On March 16, the Obama administration announced that a new rule, which would more than double the salary threshold for worker eligibility for overtime pay, was taking another step toward becoming official Department of Labor policy.
This statement didn’t come at a press briefing, and wasn’t part of a lengthy policy proposal. Instead, the administration was responding to an online petition through the “We the People” portal on the White House website. The petition, which specifically asked the administration to “tell the Department of Labor to move quickly on implementing the new overtime rule,” gained more than 113,000 signatures in just a month.
Petitions aren’t exactly a new medium for political activists. From the Olive Branch petition that sought to prevent the Revolutionary War to the anti-slavery petitions that formed a key part of the abolitionist movement in the 19th century, activism on behalf of specific issues and groups has long been an integral aspect of American political engagement.
What is new is the speed with which petitions can effect change, made possible by the Internet, social media and mobile technology. While petitions have historically relied on word of mouth and community bonds to gain traction (and signatures), the Internet has created a new brand of political engagement: digital activism. Now, it’s easier than ever to rally thousands of individuals who share a given point of view and will show their support through signatures and sharing alike, substantially multiplying the impact.
Unfortunately, the Left has dominated the medium through sites like Change.org, which has gathered more than 100 million users in support of primarily liberal causes. That success has fueled a myth that the tactic of online petitioning is one that only “progressives” can or want to use. But conservatives are increasingly realizing the benefits — and necessity — of incorporating online tools into modern activism efforts.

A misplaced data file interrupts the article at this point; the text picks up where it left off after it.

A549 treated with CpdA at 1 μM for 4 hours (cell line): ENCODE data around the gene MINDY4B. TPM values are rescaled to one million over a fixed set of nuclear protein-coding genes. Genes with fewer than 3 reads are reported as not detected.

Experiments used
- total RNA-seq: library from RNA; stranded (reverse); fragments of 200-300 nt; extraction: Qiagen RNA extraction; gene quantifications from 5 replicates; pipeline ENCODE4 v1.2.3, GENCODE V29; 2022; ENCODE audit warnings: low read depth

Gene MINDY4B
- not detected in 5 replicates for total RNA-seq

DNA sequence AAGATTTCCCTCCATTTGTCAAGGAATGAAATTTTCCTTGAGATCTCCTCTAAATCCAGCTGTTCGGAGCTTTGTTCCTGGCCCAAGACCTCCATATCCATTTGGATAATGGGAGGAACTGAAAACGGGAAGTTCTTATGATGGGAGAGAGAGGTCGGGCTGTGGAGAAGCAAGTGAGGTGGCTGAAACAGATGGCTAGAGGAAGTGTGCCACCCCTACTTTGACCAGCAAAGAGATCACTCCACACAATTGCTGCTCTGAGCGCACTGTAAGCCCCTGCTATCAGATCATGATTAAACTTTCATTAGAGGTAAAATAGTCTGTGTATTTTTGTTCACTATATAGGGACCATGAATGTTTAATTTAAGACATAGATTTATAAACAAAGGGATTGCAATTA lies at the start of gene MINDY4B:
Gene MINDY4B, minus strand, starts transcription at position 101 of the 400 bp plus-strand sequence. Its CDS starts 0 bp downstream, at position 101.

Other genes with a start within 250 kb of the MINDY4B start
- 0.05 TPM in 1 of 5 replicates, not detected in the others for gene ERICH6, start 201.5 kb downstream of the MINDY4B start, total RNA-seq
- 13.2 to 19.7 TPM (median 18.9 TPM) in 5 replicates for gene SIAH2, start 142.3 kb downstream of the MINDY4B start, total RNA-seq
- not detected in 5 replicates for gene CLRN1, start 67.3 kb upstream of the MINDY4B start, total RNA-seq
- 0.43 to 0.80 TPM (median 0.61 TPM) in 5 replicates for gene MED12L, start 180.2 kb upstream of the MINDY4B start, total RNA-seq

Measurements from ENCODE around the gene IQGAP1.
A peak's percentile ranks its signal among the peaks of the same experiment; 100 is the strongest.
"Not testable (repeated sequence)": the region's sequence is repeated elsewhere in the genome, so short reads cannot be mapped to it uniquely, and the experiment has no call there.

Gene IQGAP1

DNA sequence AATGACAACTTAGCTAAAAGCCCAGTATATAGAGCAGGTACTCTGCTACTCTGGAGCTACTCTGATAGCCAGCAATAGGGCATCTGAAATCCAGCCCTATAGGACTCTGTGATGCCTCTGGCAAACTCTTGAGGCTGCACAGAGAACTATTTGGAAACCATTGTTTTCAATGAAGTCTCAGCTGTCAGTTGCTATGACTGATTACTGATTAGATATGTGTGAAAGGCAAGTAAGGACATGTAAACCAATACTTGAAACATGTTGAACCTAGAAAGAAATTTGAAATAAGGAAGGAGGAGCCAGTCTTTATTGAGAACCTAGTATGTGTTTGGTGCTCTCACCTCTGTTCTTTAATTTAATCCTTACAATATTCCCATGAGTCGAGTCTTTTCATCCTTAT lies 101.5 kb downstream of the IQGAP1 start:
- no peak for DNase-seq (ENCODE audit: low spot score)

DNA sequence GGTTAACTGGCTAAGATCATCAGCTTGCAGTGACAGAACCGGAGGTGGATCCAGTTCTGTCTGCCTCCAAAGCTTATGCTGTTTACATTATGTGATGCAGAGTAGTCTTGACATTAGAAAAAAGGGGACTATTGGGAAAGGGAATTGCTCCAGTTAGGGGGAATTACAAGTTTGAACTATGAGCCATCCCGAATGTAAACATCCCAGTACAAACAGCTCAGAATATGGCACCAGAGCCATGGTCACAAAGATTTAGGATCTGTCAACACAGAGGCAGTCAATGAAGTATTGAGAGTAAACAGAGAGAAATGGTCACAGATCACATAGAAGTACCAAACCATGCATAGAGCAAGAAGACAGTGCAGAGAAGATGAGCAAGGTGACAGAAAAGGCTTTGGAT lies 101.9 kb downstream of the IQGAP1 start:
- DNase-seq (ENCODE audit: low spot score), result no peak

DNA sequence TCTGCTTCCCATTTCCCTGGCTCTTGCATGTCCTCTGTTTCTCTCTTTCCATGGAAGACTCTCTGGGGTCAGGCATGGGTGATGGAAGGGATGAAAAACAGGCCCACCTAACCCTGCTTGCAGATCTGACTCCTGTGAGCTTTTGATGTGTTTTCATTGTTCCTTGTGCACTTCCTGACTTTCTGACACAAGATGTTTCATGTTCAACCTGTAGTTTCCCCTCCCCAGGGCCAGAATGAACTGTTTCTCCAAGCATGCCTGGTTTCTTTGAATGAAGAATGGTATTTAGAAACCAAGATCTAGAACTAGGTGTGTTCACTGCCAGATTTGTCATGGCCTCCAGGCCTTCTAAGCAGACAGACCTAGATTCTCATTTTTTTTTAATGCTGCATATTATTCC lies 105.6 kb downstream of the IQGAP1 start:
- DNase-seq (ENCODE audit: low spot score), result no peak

If you’re new to this kind of political activism, or you just aren’t familiar with many of the tools and methods digital activists rely on, getting started can seem daunting. Fortunately, anyone can become an effective advocate for any of the issues they care about with just a few simple steps.
First, identify a cause you are passionate about — it doesn’t have to be a national issue like Common Core or the Second Amendment. Sometimes the most powerful, effective petitions address local issues that others in your community care about as well.
At StandUnited, an online platform we created to level the playing field for supporters of individual liberty, free enterprise and limited government, individuals have created petitions that have had diverse impacts, from successfully requesting that Congress repeal the Medical Device Tax, to saving a historic Confederate War memorial in Portsmouth, Va.
The next step is to identify the decision makers that will be able to effectively address the issue at hand. This could mean your local city council or the president of the United States — the beauty of digital activism is that anyone is easily accessible with your message.
After identifying the decision makers for your issue, create and share a thoughtful, articulate petition with friends, family, neighbors and like-minded individuals. Nothing has made activism easier and more effective than social media, which is why it’s so crucial that you share your petition on your social media profile to make sure as many people as possible see it. You might even be surprised by who agrees with you.
Make sure that your local media is aware of your petition, and update them on the progress of the petition and the importance of your cause. This can be the most daunting part of the process, especially if you are not familiar with media outreach. Fortunately, most local media are interested in the issues that impact their city or state, and media coverage of your petition is one of the most effective ways to get the attention of decision makers.
A great opportunity to get media coverage is to deliver your petition in person to the decision maker. If there is a deadline such as a vote, a hearing or an election, use this opportunity to press the decision maker on your issue and get publicity.
Finally, don't give up easily on your issue. Activism isn’t a process that works immediately — sometimes it takes weeks or months for a petition to gain steam. Keep working to spread awareness of your petition and the issues at hand, and you’re likely to see your hard work pay off.
Anne Frank, the notable German writer and Holocaust victim whose diary has inspired millions, once wrote: “How wonderful it is that nobody need wait a single moment before starting to improve the world.”
Thanks to the rise of digital activism, that sentiment is truer than it’s ever been. Never have individual voices had a louder megaphone, higher platform or more direct access to decision makers, and as a result the power of the petition is greater than it’s ever been. You have the power to make your voice heard. How will you make a difference?